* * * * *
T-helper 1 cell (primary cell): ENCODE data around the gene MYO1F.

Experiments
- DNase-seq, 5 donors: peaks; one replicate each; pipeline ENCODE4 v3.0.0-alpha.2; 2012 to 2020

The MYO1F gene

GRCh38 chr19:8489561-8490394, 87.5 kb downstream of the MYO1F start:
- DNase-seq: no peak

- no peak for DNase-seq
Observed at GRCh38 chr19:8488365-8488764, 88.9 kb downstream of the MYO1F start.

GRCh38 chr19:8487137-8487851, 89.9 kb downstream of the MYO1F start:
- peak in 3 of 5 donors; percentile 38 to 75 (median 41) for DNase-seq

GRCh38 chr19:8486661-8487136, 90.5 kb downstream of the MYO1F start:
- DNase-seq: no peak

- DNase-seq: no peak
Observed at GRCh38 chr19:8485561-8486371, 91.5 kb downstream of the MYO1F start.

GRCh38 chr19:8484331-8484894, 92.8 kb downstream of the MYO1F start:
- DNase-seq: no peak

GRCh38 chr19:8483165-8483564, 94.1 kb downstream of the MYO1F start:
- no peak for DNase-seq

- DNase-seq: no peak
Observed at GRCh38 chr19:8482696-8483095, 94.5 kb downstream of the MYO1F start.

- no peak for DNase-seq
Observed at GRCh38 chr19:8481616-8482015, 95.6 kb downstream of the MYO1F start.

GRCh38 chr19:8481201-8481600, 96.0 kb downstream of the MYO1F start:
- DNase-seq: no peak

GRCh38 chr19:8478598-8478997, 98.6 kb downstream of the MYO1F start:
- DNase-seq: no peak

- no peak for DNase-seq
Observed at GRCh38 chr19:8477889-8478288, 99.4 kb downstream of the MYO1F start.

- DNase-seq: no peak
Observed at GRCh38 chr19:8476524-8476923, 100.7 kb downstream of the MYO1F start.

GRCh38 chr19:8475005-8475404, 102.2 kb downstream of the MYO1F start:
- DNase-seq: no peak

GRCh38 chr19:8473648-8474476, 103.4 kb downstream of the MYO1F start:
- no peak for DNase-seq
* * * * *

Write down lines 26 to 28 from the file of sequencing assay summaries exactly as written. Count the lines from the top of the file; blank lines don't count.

- DNase-seq: no peak

- no peak for DNase-seq
Observed at GRCh38 chr19:8477889-8478288, 99.4 kb downstream of the MYO1F start.